That doesn’t mean I can’t be upset. New Orleans seems to be catching some serious breaks with regards to talent lately (though they still had a brutal record that was only marginally better than the Wizards last year…), and I can’t help but be a little off put. They got a bunch of talent and picks with the departure of Chris Paul directly at the hands of David Stern. And now they get a franchise power forward and transcendental talent like Davis? What gives! Sure, the Wizards have had two first overall draft picks in the past 12 years, but whatever, because we didn’t win this time.
Speaking of the Wizards: once we can get over the fact that we lost out on the Davis sweepstakes, the reality sets in that this is an extremely talented draft class and the third overall pick is still a coveted piece. The Wizards may not get Davis or Michael Kidd-Gilchrist, but there are a whole lot of ballers that might fit better than both of them would, anyway. For example, a shooter like Bradley Beal will likely still be on the board. Instead of grabbing someone like MKG, who is not likely to develop into an offensive threat right away, Beal could be the guy who provides an immediate upgrade over Jordan “Trey Day” Crawford at the shooting guard position.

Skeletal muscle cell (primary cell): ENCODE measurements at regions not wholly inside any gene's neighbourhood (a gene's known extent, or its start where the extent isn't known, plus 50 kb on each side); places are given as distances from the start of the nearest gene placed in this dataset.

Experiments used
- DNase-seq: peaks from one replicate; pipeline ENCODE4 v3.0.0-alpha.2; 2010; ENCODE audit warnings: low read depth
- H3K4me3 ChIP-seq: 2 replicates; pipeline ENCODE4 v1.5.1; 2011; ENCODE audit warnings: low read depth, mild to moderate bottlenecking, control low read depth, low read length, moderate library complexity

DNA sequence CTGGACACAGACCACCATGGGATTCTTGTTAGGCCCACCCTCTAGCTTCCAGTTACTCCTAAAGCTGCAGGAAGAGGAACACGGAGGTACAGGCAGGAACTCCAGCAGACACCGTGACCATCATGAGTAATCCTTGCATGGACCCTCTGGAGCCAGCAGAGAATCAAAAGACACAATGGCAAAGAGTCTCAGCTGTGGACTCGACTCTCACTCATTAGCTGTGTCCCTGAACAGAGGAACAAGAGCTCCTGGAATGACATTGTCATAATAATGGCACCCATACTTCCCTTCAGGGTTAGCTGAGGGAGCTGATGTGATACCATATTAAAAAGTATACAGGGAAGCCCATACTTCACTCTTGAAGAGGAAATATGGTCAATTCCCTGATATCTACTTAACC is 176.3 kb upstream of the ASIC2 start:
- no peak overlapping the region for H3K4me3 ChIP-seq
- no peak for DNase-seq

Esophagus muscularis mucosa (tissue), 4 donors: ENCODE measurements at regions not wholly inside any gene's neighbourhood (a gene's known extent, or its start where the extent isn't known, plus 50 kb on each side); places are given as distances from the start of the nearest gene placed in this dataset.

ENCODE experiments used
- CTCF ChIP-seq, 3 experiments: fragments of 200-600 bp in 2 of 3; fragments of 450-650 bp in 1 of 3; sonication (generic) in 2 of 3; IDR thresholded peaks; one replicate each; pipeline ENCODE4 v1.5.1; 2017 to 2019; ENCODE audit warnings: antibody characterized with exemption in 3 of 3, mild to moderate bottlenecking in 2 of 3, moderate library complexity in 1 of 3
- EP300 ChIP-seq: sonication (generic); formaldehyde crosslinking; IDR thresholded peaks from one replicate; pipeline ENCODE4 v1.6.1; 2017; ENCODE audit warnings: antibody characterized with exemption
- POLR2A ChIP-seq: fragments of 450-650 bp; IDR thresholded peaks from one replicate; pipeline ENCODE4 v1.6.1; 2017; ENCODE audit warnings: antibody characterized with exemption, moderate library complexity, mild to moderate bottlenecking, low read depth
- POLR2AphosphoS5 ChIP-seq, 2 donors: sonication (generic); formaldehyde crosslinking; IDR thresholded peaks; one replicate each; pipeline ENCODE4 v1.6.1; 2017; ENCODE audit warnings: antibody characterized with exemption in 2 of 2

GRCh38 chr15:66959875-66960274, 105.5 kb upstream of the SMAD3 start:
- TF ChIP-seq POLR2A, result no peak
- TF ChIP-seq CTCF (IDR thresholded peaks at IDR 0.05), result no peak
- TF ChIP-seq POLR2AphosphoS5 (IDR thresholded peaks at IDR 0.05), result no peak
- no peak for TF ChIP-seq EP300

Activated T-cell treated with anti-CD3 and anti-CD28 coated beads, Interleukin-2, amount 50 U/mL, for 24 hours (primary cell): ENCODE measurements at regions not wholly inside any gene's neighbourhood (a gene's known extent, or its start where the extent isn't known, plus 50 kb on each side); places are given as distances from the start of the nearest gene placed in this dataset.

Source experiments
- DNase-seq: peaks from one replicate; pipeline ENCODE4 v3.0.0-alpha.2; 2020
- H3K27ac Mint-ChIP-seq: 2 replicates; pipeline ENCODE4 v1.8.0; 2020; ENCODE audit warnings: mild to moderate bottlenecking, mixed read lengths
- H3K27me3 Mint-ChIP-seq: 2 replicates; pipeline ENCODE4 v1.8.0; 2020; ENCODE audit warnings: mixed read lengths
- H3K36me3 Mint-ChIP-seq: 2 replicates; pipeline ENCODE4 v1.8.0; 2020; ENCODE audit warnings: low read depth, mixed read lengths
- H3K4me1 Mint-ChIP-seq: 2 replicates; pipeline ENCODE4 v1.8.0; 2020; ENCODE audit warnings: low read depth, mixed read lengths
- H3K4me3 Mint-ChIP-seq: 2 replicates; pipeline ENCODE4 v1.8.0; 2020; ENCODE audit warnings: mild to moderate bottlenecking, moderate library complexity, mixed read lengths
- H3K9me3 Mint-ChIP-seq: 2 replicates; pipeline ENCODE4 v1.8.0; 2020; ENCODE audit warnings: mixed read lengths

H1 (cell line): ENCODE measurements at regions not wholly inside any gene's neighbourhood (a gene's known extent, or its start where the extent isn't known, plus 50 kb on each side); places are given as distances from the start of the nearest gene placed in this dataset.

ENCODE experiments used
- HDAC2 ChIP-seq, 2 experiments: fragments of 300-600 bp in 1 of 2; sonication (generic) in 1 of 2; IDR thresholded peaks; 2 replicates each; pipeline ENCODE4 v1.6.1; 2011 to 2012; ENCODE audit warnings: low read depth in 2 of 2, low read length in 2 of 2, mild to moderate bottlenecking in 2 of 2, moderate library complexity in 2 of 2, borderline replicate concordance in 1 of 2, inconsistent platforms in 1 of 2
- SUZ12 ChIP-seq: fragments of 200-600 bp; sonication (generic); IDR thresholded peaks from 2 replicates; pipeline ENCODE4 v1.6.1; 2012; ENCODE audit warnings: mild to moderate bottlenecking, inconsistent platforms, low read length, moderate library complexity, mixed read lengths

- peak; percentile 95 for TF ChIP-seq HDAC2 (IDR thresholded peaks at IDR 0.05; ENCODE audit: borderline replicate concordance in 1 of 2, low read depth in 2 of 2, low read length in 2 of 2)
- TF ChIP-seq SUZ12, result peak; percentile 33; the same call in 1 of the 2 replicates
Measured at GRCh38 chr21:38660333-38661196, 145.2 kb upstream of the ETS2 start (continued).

Or, conversely, since Booker, Seraphin, Nene, and Jan aren’t lighting the world on fire with their performance, the Wizards could nab someone like Thomas Robinson to further bolster the front court. Not to mention that he’s a D.C. native and might play even harder for his only remaining family member in his little sister. There’s nothing wrong with grabbing talent, and Robinson is about as gifted as they come in this draft (and in all of basketball). He’s another guy I would be just fine with taking.
The Wizards could even trade the pick and package some bad contracts and players in exchange for some legitimate talent! Would it be outlandish to suggest that they swap picks with Portland and acquire Nicolas Batum and another talent at the two guard later in the draft? Portland might be more receptive to taking on the contract of Andray Blatche or Rashard Lewis as well. The acquisition of two players for the price of one pick makes a lot of sense, and it’s something that Grunfeld might want to look into.
What I’m basically saying in this reactionary piece is that Wizards fans should relax.We should realize the NBA lottery is not rigged, acknowledge the disappointment we had in not winning the Unibrow sweepstakes, and accept that our number three pick is actually a very versatile thing that, no matter what, should bode well for the future of this team.